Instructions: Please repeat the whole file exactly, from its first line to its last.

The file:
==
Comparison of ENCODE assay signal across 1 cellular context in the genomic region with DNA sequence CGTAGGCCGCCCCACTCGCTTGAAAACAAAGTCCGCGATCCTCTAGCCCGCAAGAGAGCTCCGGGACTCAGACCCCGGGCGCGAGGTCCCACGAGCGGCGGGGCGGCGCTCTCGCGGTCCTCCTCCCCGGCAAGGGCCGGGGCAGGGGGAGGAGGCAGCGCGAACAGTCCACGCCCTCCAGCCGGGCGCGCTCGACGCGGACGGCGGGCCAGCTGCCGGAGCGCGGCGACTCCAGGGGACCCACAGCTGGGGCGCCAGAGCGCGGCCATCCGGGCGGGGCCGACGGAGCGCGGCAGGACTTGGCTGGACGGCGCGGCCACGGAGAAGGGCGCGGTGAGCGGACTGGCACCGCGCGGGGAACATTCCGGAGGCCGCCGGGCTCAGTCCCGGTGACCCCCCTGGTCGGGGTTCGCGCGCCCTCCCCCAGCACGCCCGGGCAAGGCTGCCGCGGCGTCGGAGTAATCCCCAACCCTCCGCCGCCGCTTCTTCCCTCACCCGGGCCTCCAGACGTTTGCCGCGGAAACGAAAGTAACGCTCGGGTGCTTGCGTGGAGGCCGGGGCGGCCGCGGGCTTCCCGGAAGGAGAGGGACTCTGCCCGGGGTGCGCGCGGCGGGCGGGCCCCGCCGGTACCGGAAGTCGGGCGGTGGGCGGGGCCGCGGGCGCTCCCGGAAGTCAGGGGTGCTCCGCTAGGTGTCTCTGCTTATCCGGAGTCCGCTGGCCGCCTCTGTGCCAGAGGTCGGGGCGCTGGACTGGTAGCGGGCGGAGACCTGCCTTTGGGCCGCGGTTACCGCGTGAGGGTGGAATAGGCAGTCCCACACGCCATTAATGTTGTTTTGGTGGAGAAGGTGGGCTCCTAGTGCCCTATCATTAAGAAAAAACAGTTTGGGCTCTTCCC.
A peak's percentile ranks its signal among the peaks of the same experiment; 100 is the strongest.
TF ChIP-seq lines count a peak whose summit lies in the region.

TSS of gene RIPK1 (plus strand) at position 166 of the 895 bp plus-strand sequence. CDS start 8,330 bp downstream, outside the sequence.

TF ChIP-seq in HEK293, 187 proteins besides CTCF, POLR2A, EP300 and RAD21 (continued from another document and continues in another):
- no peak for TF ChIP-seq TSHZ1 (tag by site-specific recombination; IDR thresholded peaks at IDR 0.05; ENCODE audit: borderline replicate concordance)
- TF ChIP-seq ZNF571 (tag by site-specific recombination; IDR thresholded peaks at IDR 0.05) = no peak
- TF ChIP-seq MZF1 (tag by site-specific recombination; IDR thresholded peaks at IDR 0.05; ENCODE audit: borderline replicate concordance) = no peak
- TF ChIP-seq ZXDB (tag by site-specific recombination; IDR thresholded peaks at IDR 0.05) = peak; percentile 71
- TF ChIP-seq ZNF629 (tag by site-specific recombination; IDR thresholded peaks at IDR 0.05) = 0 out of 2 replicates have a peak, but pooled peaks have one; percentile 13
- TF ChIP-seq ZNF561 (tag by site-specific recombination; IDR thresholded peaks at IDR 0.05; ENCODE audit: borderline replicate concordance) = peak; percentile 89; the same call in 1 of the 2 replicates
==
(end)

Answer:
Comparison of ENCODE assay signal across 1 cellular context in the genomic region with DNA sequence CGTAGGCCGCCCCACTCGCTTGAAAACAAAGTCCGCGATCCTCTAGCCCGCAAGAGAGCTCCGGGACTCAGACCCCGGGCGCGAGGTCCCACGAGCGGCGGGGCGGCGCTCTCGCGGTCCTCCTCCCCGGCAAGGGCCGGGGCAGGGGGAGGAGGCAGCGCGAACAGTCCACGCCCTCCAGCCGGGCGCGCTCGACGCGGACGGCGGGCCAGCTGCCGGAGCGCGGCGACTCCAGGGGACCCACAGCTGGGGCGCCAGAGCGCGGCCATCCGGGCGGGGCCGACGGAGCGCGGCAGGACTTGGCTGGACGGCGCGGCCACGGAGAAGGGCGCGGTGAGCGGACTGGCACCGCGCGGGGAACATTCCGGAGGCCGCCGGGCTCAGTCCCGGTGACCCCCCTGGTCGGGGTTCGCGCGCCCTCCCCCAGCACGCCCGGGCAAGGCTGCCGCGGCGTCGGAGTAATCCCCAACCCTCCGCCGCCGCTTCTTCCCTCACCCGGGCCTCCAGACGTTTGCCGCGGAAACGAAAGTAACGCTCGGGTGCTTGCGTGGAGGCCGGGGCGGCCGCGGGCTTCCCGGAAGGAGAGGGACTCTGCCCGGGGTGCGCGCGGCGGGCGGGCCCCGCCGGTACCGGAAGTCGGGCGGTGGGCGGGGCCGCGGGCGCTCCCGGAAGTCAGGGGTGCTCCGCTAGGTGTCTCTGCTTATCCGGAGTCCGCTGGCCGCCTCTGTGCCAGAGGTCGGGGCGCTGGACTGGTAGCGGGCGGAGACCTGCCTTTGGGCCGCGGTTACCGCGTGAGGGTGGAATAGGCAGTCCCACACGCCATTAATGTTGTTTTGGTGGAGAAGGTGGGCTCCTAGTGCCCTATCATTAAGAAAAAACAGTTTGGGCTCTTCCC.
A peak's percentile ranks its signal among the peaks of the same experiment; 100 is the strongest.
TF ChIP-seq lines count a peak whose summit lies in the region.

TSS of gene RIPK1 (plus strand) at position 166 of the 895 bp plus-strand sequence. CDS start 8,330 bp downstream, outside the sequence.

TF ChIP-seq in HEK293, 187 proteins besides CTCF, POLR2A, EP300 and RAD21 (continued from another document and continues in another):
- no peak for TF ChIP-seq TSHZ1 (tag by site-specific recombination; IDR thresholded peaks at IDR 0.05; ENCODE audit: borderline replicate concordance)
- TF ChIP-seq ZNF571 (tag by site-specific recombination; IDR thresholded peaks at IDR 0.05) = no peak
- TF ChIP-seq MZF1 (tag by site-specific recombination; IDR thresholded peaks at IDR 0.05; ENCODE audit: borderline replicate concordance) = no peak
- TF ChIP-seq ZXDB (tag by site-specific recombination; IDR thresholded peaks at IDR 0.05) = peak; percentile 71
- TF ChIP-seq ZNF629 (tag by site-specific recombination; IDR thresholded peaks at IDR 0.05) = 0 out of 2 replicates have a peak, but pooled peaks have one; percentile 13
- TF ChIP-seq ZNF561 (tag by site-specific recombination; IDR thresholded peaks at IDR 0.05; ENCODE audit: borderline replicate concordance) = peak; percentile 89; the same call in 1 of the 2 replicates